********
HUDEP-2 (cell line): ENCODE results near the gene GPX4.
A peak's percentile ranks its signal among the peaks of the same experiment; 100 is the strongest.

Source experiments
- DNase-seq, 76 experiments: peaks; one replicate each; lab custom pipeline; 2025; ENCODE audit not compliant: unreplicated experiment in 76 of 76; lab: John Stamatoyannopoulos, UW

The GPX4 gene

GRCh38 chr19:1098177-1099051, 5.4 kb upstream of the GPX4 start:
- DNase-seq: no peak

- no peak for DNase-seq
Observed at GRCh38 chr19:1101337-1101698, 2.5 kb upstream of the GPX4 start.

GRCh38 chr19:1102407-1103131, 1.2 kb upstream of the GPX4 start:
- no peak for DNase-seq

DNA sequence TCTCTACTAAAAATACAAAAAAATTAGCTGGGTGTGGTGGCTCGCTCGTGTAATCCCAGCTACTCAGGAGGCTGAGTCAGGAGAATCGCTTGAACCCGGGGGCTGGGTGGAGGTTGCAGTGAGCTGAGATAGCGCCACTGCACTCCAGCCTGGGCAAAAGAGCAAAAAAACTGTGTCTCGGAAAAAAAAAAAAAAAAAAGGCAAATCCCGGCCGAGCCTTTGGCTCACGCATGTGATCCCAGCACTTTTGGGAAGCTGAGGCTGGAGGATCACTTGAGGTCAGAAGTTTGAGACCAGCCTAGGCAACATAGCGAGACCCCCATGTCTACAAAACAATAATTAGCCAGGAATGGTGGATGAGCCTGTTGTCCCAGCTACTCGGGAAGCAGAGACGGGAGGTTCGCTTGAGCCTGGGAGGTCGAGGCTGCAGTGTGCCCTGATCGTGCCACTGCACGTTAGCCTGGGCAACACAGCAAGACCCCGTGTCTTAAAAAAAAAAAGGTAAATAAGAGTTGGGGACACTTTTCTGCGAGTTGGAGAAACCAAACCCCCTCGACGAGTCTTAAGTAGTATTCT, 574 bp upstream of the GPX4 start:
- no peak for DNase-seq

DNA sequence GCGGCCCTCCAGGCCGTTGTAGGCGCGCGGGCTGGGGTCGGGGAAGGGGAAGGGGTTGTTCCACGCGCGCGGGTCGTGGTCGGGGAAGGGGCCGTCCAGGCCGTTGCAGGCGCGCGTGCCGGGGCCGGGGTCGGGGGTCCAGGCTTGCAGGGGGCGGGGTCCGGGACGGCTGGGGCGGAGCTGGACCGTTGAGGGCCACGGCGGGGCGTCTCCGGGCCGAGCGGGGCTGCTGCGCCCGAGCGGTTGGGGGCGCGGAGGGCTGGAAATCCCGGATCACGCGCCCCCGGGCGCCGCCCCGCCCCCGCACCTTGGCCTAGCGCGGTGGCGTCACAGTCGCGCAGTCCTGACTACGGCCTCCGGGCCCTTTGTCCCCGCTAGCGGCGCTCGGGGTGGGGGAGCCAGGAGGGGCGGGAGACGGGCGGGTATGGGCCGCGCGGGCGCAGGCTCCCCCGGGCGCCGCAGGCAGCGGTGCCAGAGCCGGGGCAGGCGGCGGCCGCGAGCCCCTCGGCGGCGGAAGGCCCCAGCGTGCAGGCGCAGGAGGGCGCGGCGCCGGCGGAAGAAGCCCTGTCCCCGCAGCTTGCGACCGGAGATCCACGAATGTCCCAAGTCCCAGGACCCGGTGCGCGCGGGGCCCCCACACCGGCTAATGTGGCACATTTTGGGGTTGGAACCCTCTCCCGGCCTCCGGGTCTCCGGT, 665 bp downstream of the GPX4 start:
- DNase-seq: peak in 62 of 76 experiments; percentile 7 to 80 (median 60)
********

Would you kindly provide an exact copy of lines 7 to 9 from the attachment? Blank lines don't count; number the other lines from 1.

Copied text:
- DNase-seq: no peak

- no peak for DNase-seq
Observed at GRCh38 chr19:1101337-1101698, 2.5 kb upstream of the GPX4 start.